The ratites are a distinctive clade of flightless birds, typified by the emu and ostrich that have acquired a range of unique anatomical characteristics since diverging from basal Aves at least 100 million years ago. The emu possesses a vestigial wing with a single digit and greatly reduced forelimb musculature. However, the embryological basis of wing reduction and other anatomical changes associated with loss of flight are unclear. Here we report a previously unknown co-option of the cardiac transcription factor Nkx2.5 to the forelimb in the emu embryo, but not in ostrich, or chicken and zebra finch, which have fully developed wings. Nkx2.5 is expressed in emu limb bud mesenchyme and maturing wing muscle, and mis-expression of Nkx2.5 throughout the limb bud in chick results in wing reductions. We propose that Nkx2.5 functions to inhibit early limb bud expansion and later muscle growth during development of the vestigial emu wing.The transcription factor Nkx2.5 is essential for heart development. Here, the authors identify a previously unknown expression domain for Nkx2.5 in the emu wing and explore its role in diminished wing bud development in the flightless emu, compared with three other birds that have functional wings.
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http://dx.doi.org/10.1038/s41467-017-00112-7DOI Listing
http://www.ncbi.nlm.nih.gov/pmc/articles/PMC5526984PMC
July 2017

Clinical and Molecular Characterisation of Children with Pierre Robin Sequence and Additional Anomalies.

Mol Syndromol 2016 Nov 15;7(6):322-328. Epub 2016 Sep 15.

Murdoch Childrens Research Institute, University of Melbourne, Melbourne, Vic., Australia; Department of Paediatrics, University of Melbourne, Melbourne, Vic., Australia; Royal Children's Hospital, Melbourne, Vic., Australia; Victorian Clinical Genetics Services, Melbourne, Vic., Australia.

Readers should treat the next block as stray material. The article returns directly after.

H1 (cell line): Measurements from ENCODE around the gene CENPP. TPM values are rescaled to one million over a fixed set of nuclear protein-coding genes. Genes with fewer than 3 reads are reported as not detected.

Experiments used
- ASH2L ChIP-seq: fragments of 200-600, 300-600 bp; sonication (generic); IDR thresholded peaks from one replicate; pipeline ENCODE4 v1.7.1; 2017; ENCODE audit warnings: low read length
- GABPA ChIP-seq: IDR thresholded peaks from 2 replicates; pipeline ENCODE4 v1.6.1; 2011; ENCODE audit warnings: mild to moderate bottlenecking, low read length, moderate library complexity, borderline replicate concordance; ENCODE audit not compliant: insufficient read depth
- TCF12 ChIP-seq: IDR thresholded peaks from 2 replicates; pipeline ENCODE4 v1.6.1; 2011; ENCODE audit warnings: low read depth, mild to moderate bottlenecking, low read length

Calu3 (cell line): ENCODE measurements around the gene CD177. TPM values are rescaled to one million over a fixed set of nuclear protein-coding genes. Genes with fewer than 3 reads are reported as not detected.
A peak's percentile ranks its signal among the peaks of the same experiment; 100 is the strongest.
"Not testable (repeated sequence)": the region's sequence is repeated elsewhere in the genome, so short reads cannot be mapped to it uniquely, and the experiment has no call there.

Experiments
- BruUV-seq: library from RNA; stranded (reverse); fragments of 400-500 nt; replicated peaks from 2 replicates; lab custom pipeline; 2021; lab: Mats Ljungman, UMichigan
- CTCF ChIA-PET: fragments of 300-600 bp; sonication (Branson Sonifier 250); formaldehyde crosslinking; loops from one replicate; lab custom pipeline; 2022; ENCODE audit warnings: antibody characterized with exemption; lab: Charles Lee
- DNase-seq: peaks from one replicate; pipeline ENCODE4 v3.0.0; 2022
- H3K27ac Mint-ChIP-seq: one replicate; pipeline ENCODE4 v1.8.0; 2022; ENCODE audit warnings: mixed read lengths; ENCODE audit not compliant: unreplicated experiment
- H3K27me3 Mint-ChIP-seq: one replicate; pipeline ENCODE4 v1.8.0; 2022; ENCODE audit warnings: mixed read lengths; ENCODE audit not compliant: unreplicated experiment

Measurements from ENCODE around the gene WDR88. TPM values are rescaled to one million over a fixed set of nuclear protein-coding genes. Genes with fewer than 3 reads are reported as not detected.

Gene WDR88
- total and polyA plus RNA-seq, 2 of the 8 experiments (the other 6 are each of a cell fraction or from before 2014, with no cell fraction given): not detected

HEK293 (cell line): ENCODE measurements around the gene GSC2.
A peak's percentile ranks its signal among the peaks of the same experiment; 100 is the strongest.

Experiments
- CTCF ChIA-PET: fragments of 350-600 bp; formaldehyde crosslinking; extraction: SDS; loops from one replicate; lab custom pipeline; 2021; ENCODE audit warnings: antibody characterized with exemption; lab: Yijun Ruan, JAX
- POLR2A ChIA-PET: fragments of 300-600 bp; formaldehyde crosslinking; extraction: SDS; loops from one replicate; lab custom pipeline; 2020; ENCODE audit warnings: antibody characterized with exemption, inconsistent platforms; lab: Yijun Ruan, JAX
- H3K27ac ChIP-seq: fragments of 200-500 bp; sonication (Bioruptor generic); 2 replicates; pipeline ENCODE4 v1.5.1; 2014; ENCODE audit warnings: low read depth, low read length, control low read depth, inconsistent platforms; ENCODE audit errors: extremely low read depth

Pierre Robin Sequence (PRS) is usually classified into syndromic and nonsyndromic groups, with a further subclassification of the nonsyndromic group into isolated PRS and PRS with additional anomalies (PRS-Plus). The aim of this research is to provide an accurate phenotypic characterisation of nonsyndromic PRS, specifically the PRS-Plus subgroup. We sought to examine the frequency of sequence variants in previously defined conserved noncoding elements (CNEs) in the putative enhancer region upstream of , the regulation of which has been associated with PRS phenotypes. We identified 141 children with nonsyndromic PRS at the Royal Children's Hospital, Melbourne from 1985 to 2012 using 2 databases. Clinical and demographic data were extracted by file review and children categorized as 'isolated PRS' or 'PRS-Plus'. A subset of children with PRS-Plus was selected for detailed phenotyping and DNA sequencing of the upstream CNEs. We found 83 children with isolated PRS and 58 with PRS-Plus. The most common PRS-Plus malformations involved the musculoskeletal and ocular systems. The most common coexisting craniofacial malformation was choanal stenosis/atresia. We identified 10 children with a family history of PRS or cleft palate. We found a single nucleotide substitution in a putative -binding site in one patient, but it was inherited from his phenotypically unaffected mother. PRS-Plus represents a broad phenotypic spectrum with uncertain pathogenesis. Dysmorphology assessment by a clinical geneticist is recommended. CNE sequence variants are rare in our cohort and are unlikely to play a significant role in the pathogenesis of PRS-Plus.